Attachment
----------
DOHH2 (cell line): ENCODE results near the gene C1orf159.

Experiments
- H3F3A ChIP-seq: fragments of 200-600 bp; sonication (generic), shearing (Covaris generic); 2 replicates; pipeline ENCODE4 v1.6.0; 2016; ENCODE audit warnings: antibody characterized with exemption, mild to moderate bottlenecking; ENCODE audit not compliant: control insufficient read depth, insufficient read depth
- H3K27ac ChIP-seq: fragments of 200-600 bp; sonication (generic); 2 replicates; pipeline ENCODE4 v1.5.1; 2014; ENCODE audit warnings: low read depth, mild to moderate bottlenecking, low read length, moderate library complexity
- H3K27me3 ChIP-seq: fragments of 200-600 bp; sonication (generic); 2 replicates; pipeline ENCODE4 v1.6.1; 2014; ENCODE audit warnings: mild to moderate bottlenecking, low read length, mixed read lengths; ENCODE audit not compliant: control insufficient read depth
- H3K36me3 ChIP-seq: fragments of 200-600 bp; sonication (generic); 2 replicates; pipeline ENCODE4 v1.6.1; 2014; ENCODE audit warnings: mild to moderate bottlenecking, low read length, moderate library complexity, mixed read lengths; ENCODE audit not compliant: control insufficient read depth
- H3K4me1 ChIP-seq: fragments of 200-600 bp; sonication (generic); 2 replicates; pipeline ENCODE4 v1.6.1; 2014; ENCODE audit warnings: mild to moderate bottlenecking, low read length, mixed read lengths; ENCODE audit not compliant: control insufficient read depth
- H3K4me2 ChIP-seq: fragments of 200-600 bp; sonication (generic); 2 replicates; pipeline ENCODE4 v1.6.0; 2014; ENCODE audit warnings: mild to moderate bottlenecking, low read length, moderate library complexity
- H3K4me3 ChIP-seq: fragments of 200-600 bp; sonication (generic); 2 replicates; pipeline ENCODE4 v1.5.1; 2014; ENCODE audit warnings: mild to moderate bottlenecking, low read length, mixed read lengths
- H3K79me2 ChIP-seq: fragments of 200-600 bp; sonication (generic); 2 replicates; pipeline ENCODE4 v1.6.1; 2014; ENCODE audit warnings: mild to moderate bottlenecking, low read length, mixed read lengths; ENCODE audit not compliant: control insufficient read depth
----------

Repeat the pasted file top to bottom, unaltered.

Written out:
DOHH2 (cell line): ENCODE results near the gene C1orf159.

Experiments
- H3F3A ChIP-seq: fragments of 200-600 bp; sonication (generic), shearing (Covaris generic); 2 replicates; pipeline ENCODE4 v1.6.0; 2016; ENCODE audit warnings: antibody characterized with exemption, mild to moderate bottlenecking; ENCODE audit not compliant: control insufficient read depth, insufficient read depth
- H3K27ac ChIP-seq: fragments of 200-600 bp; sonication (generic); 2 replicates; pipeline ENCODE4 v1.5.1; 2014; ENCODE audit warnings: low read depth, mild to moderate bottlenecking, low read length, moderate library complexity
- H3K27me3 ChIP-seq: fragments of 200-600 bp; sonication (generic); 2 replicates; pipeline ENCODE4 v1.6.1; 2014; ENCODE audit warnings: mild to moderate bottlenecking, low read length, mixed read lengths; ENCODE audit not compliant: control insufficient read depth
- H3K36me3 ChIP-seq: fragments of 200-600 bp; sonication (generic); 2 replicates; pipeline ENCODE4 v1.6.1; 2014; ENCODE audit warnings: mild to moderate bottlenecking, low read length, moderate library complexity, mixed read lengths; ENCODE audit not compliant: control insufficient read depth
- H3K4me1 ChIP-seq: fragments of 200-600 bp; sonication (generic); 2 replicates; pipeline ENCODE4 v1.6.1; 2014; ENCODE audit warnings: mild to moderate bottlenecking, low read length, mixed read lengths; ENCODE audit not compliant: control insufficient read depth
- H3K4me2 ChIP-seq: fragments of 200-600 bp; sonication (generic); 2 replicates; pipeline ENCODE4 v1.6.0; 2014; ENCODE audit warnings: mild to moderate bottlenecking, low read length, moderate library complexity
- H3K4me3 ChIP-seq: fragments of 200-600 bp; sonication (generic); 2 replicates; pipeline ENCODE4 v1.5.1; 2014; ENCODE audit warnings: mild to moderate bottlenecking, low read length, mixed read lengths
- H3K79me2 ChIP-seq: fragments of 200-600 bp; sonication (generic); 2 replicates; pipeline ENCODE4 v1.6.1; 2014; ENCODE audit warnings: mild to moderate bottlenecking, low read length, mixed read lengths; ENCODE audit not compliant: control insufficient read depth